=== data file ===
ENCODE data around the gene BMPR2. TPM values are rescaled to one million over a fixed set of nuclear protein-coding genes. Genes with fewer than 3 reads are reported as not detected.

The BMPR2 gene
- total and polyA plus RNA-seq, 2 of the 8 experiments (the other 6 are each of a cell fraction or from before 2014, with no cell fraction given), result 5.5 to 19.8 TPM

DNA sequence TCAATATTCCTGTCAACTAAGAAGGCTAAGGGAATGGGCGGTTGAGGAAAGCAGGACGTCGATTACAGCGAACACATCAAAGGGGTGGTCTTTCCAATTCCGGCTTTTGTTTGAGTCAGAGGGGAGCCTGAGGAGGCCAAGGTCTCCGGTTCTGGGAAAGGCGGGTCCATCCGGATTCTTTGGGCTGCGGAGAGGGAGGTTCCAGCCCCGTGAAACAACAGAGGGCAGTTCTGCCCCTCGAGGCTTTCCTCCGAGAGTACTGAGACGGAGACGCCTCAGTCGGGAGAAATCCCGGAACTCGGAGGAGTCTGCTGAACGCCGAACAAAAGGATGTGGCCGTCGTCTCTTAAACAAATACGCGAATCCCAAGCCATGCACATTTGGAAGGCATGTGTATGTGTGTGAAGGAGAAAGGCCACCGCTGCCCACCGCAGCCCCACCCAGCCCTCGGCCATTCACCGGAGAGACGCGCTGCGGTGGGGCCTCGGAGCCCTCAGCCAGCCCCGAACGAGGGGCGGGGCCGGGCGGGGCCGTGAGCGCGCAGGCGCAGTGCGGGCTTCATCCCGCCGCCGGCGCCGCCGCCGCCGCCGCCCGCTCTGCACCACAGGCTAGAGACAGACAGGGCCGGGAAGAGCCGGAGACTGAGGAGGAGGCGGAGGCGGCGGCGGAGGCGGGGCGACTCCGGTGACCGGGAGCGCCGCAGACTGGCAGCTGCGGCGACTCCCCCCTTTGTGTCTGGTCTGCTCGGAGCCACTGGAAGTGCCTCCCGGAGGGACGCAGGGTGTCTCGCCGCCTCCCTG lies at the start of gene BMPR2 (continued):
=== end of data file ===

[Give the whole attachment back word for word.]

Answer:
ENCODE data around the gene BMPR2. TPM values are rescaled to one million over a fixed set of nuclear protein-coding genes. Genes with fewer than 3 reads are reported as not detected.

The BMPR2 gene
- total and polyA plus RNA-seq, 2 of the 8 experiments (the other 6 are each of a cell fraction or from before 2014, with no cell fraction given), result 5.5 to 19.8 TPM

DNA sequence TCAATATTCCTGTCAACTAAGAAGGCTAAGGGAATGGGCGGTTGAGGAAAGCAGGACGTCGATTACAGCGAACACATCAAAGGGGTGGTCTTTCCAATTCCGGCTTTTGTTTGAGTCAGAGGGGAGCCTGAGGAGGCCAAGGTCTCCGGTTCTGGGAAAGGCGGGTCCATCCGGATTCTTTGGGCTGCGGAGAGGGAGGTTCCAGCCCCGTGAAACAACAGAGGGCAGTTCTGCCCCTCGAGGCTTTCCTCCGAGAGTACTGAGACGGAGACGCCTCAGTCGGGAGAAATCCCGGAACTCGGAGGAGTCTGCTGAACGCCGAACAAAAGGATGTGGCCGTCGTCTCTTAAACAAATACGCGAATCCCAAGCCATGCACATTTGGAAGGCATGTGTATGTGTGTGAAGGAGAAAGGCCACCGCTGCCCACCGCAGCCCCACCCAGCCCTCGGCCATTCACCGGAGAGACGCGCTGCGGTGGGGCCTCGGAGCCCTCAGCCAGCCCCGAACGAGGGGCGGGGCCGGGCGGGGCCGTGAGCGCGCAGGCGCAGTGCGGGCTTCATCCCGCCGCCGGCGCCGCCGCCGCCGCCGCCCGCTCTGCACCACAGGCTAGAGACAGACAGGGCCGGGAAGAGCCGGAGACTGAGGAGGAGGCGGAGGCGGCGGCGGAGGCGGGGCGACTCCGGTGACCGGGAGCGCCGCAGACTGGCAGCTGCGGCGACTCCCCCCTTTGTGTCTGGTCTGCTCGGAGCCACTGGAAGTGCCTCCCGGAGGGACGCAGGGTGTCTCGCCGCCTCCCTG lies at the start of gene BMPR2 (continued):